Indian uses for Sassafras

Indians have various and sundry medicinal uses for sassafras (Sassafras albidum).


  • Sassafras has medicinal uses
  • Grows in eastern North America from Florida to Canada
  • Known by multiple names
  • 82 medicinal uses for sassafras from 11 Indian tribes listed in table below

What is Sassafras?

Today, sassafras is mostly known for being the taste of root beer despite it’s history as an important plant in both Indian and European medicine. Sassafras is a small deciduous tree native to eastern North America from Canada to Florida. It has green apetalous flowers and dimorphous leaves and it grows to roughly 20 feet tall, however some trees have grown to 100 feet tall with a diameter of six feet.  

Indian medicinal uses for sassafras
Mark Catesby The Tyrant Bird on a Sprig of Sassafras, Natural History of Carolina vol. 1 (London, 1731), plate 55.

The leaf is typically trilobed and mitten shaped, however, it can sometimes form with one or two lobes. Smaller trees the size of large shrubs are desired for their roots and leaves, while bigger trees are desired for their timber. The wood and bark possess a characteristically sweet smell.

Sassafras wood is resistant to decay so some Indians used it for dugout canoes, and after contact, the Cherokees used it for furniture and fence posts.

Choctaw and Chickasaw Indians ground sassafras leaves to thicken and spice their food. They introduced the practice to Europeans and Africans and this food is now called filé, a staple in Cajun and Creole gumbos.

Europeans used sassafras as treatment for the French Pox or syphilis. It was also a consumer drink served in coffee houses as “bochet” when it was mixed with tea.1

In backcountry Appalachia, sassafras roots were worn by Scotch-Irish immigrants to ward off witches, and they believed the devil would roost on their rooftops if sassafras wood was ever burned.2

Names for Sassafras

Sassafras has many names. Common names include saxifrax, saloop, ague tree, and cinnamon wood.3 In the late sixteenth century, Englishman Thomas Harriot reported the Algonquian speaking Indians of coastal North Carolina called sassafras winauk, and Scotsman Robert Gordon also claimed the Indians of Nova Scotia called it by the same name.4 Spanish botanist Nicolas Monardes said the Timucua speaking Indians of southern Georgia and northern Florida called it pauame or pavame.5

Thomas Harriot sassafras a brief and true report Indian uses for sassafras
Thomas Harriot, “Sassafras,” A briefe and true report (Frankfurt: Theodore de Bry, 1590), 9.

For more information on sassafras in the Anglo-American Atlantic world, check out How were the English introduced to Sassafras, Monardes and Gerard on Sassafras, Sassafras and Natural Philosophy, and Nicholas Culpeper on Sassafras.

Indian Medicinal Uses for Sassafras

Below is a chart and accompanying definitions listing various Indian medicinal uses for sassafras.6 Expand the number of entries on the chart to see the complete table.

Indian Medicinal Uses of Sassafras

TribeDescriptionMethodPart of treeOther to addTreatment forAdditional symptomsAdditional Details
Cherokeeoral aidchewrootsbad breath
Cherokeeantidiarrhealinfusionroot barkdiarrhea
Cherokeedietiary aidinfusionbarkobesity
Cherokeedermatology aidpoulticewounds and sores
Cherokeeeye medicinewashsore eyes
Cherokeeblood medicineblood purifier
Cherokeemisc. disease remedyfever
Cherokeevenereal aidvenereal disease
Chippewablood medicineinfusionroot barkblood thinner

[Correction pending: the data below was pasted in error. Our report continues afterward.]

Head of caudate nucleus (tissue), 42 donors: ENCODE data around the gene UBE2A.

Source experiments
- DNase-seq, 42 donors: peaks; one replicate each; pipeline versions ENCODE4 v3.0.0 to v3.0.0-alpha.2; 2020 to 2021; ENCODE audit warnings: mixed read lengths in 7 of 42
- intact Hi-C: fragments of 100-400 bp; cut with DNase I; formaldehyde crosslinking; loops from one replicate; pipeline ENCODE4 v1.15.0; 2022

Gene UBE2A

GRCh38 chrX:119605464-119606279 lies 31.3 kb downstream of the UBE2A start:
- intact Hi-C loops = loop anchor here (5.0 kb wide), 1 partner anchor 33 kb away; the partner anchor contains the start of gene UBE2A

Choctawblood medicinedecoctionrootsblood thinner
Choctawmisc. disease remedydecoctionrootsmeasles
Delawareblood medicineroot barkblood purifier
Houmamisc. disease remedyrootsmeaslesfresh or dried roots
Houmamisc. disease remedyrootsscarlett feverfresh or dried roots
Iroquoishemostatdecoctionsproutsnosebleedpith from new sprouts
Iroquoishypotensivedecoctionroots, sproutshigh blood pressurepith from new sprouts
Iroquoisorthopedic aiddecoctionrootsedemaswelling in calves and shins
Iroquoisblood medicinedecoction and infusionrootswatery blood
Iroquoisanthelminticinfusionrootswhiskeytapewormscompound infusion
Iroquoisantirheumaticinfusionrootswhiskeyrheumatismcompound infusion
Iroquoiscold remedyinfusionrootscoldswomen
Iroquoisfebrifuge and gynecological aidinfusionrootsfever after childbirthwomen
Iroquoiseye medicineinfusion or decoction as a washsore eyes
Iroquoiseye medicineinfusion or decoction as a washcataracts
Iroquoisdermatological aidpoulticewounds, cuts, and bruises
Iroquoisblood medicinesproutsblood medicinepith from new sprouts
Koasatiheart medicinedecoctionrootsheart troubles
Koasatidermatological aidpoulticeleavesbee stings
Moheganeye medicinedecocotion for washshootssore eyes
Mohegantonictonicroot, leaves, barkother herbs
Nanticokemisc. disease remedyinfusionprevent fever
Rappahannockburn dressingdecocotion for washbranchburns
Rappahannockeye medicinedecocotion for washbranchessore eyesbranch pith
Rappahannockdermatological aidinfusionrootsmeaslesrash
Rappahannockmisc. disease remedyinfusionrootsmeaslesrash, fever
Rappahannocktonicinfusionrootsspring tonic
Rappahannockstimulantbudslethargyincrease vigor in males
Seminolelaxativedecocotionbarkhorse sicknessnausea, constipation, blocked urination
Seminoleantidiarrhealdecoctionwolf ghost sicknessdiarrhea, painful defecation
Seminoleantiemeticdecoctionbarkhorse sicknessnausea, constipation, blocked urination
Seminoleantiemeticdecoctionrootsvomitingcontinuous vomiting
Seminolecatharticdecoctionwolf ghost sicknessdiarrhea, painful defecation
Seminoleurinary aiddecoctionbarkhorse sicknessnausea, constipation, blocked urination
Seminoleanalgesicinfusionwolf sicknessvomiting, stomach pain, diarrhea, frequent urination
Seminoleantidiarrhealinfusionracoon sicknessdiarrheachildren
Seminoleantidiarrhealinfusionbarkotter sicknessdiarrhea, vomiting
Seminoleantidiarrhealinfusionwolf sicknessvomiting, stomach pain, diarrhea, frequent urination
Seminoleantiemeticinfusionbarkotter sicknessdiarrhea, vomiting
Seminoleantiemeticinfusionbarkcat sicknessnausearubbed on body
Seminoleantiemeticinfusionwolf sicknessvomiting, stomach pain, diarrhea, frequent urination
Seminolecold remedyinfusioncoldsmouthwash, gargle